With a French and English Dolby Digital 5.1 track, Serendipity is bound to sound almost as good as it looks. Unfortunately for the film, it’s a romantic comedy and they don’t have the most impressive soundtracks. Don’t get me wrong, it does sound good and delivers where it has to, but don’t crank up the volume and try to impress your friends with this one. Some of the surround effects did get my attention, briefly, but for the most part the action is limited to the front channels. Dialogue was clean and clear without any sign of distortion and the general ambiance of the film is well-portrayed by the audio here. Quite frankly, there’s nothing wrong with the track, it just doesn’t stand out in my mind as being memorable.

Supplements: What are the extras?

I’m glad I turned the box over while writing this review as you’ll need to pay attention here. Ok, the menus (cool as they are) are a bit confusing. The menus have snowflakes on them, but when I pressed "Bonus Material" I was taken to a screen with the Deleted Scenes and the feature-length commentary. Ok, no big deal…I watch the deleted scenes and had already listened to the commentary. But to the right of the words, there is a snowflake that you have to press to get to the next screen of special features. These contain the behind the scenes featurette, the Production diary, trailer and the storyboard to film comparison. Maybe it was just me, but I’m used to having all of the features right there in front of me, and I don’t think that you should have to stumble upon them by accident. Ok, anyway…the feature-length commentary is fairly entertaining. Director Peter Chelsom does a solo job here, so there are some gaps in his track, though the movie is only 90 minutes long so there aren’t too many. He offers plenty about the film, what it was like shooting in New York and so on. Not the best track that I’ve heard, but it’s entertaining enough to warrant a listen. Chelsom also adds commentary to the deleted scenes which can be played one by one or all together. Totaling some 15 minutes, the scenes were left out for a reason (and the commentary tells why) and include an alternate opening among them. Next up is a 45 second storyboard to film comparison of the driving range. I’ve never been too much of a fan of these storyboard to film comparisons as it’s not like you learn anything. The movie is drawn out on storyboards and they shoot the film from them, big deal. Still, if this is your cup of tea then you may be let down as it’s under a minute.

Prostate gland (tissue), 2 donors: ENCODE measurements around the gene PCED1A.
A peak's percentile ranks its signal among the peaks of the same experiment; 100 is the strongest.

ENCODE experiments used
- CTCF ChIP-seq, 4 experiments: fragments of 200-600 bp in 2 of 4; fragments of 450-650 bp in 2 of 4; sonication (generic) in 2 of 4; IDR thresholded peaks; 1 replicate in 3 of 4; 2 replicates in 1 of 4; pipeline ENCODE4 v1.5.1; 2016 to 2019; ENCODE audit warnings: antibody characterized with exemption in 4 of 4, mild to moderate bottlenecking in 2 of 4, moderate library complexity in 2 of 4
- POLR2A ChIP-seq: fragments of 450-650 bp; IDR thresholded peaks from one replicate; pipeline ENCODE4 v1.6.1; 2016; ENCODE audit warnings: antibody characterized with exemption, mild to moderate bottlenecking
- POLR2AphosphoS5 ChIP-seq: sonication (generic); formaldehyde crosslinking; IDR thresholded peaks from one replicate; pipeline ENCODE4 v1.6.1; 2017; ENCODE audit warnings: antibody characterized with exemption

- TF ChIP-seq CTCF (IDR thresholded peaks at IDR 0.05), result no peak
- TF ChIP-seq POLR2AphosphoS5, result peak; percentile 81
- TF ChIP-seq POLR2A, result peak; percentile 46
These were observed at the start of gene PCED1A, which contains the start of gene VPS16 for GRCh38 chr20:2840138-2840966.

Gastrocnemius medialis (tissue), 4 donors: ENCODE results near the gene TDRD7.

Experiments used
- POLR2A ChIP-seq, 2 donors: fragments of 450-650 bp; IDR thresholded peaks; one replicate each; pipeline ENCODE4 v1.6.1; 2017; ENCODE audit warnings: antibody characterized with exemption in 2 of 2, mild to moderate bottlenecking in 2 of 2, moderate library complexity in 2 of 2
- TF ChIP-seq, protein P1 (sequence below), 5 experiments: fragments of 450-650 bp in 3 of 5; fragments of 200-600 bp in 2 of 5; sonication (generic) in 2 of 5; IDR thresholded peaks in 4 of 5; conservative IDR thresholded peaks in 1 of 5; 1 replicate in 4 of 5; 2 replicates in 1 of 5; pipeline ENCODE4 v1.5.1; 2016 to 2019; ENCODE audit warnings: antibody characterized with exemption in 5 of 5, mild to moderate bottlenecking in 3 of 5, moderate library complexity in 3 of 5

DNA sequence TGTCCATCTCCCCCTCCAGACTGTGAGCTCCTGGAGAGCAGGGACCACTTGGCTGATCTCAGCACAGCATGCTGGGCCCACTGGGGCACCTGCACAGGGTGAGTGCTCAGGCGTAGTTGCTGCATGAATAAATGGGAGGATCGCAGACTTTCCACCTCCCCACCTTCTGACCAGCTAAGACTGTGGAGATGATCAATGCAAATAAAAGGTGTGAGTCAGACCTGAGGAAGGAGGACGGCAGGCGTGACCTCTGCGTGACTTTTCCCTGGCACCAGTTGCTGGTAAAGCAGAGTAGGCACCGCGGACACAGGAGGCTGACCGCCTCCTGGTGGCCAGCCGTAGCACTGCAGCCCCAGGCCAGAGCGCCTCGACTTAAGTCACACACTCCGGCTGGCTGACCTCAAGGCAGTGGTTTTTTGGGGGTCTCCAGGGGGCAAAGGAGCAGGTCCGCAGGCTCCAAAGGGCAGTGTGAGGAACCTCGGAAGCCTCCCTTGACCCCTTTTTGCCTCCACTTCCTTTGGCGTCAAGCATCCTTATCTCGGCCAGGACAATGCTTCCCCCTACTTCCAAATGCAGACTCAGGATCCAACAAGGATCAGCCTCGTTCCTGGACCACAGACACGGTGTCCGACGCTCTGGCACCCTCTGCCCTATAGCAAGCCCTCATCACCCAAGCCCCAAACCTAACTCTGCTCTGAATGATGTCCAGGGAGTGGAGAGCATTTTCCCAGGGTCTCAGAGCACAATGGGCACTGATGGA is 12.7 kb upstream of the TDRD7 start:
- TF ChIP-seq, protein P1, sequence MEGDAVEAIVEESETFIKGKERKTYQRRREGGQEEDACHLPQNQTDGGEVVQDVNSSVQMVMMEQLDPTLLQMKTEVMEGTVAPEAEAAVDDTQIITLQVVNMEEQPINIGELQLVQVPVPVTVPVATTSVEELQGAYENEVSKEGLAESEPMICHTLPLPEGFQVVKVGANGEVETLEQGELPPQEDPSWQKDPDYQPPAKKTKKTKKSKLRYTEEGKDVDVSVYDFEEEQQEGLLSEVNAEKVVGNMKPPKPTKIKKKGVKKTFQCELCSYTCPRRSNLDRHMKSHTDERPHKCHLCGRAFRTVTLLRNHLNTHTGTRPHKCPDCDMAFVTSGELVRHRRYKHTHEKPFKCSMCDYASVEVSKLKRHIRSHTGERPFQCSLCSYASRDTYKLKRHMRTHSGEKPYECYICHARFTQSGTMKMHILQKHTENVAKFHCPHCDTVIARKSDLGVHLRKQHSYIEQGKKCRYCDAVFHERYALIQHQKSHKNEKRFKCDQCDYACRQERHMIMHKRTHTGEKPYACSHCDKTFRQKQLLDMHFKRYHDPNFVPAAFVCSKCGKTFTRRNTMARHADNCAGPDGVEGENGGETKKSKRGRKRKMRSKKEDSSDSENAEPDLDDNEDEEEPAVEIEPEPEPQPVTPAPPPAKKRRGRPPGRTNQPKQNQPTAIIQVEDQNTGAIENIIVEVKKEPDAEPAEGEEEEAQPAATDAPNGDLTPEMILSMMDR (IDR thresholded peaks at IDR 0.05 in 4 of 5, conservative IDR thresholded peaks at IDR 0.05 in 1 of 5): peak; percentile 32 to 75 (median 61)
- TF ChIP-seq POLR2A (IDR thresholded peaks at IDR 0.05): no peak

A production diary in text form is shown, totaling some fifty odd days of shooting and a few days of re-shoots. Though interesting, I found the text to be kind of small (on my 55 TV) and red is not that great of a color for text to be, especially for twenty some odd pages. But it’s an interesting feature and a nice addition to the disc. A still gallery is also included with some shots from the film. You simply use your remote to scroll past the pictures. An Encore/Starz "On the Set" is a twenty minute featurette that is essentially a behind the scenes look at the making of the movie. Like so many other DVD’s out there, this is the same thing you’ll find on most every disc out there. Not to say that it’s bad or not well made, but if you’ve already watched the film, trailer and some of the other supplements, you’re not getting much new information here. Still, people must like these, because they’re appearing on a number of discs. Lastly, there is a trailer for the film. Presented in full-frame it actually has some of the deleted scenes in it, instead of what actually appeared in the movie. Some "Sneak Peeks" have trailers for Bounce, the Soundtrack to Serendipity and a soap opera network (I wonder who they’re marketing to)? In summary, I rather enjoyed the film and the supplements might not seem like much, but will provide the viewer with plenty of information about the movie, cast and crew. If you’re a fan of movies like Sleepless in Seattle or Sliding Doors, then you might be fated to see this movie.

Disc Scores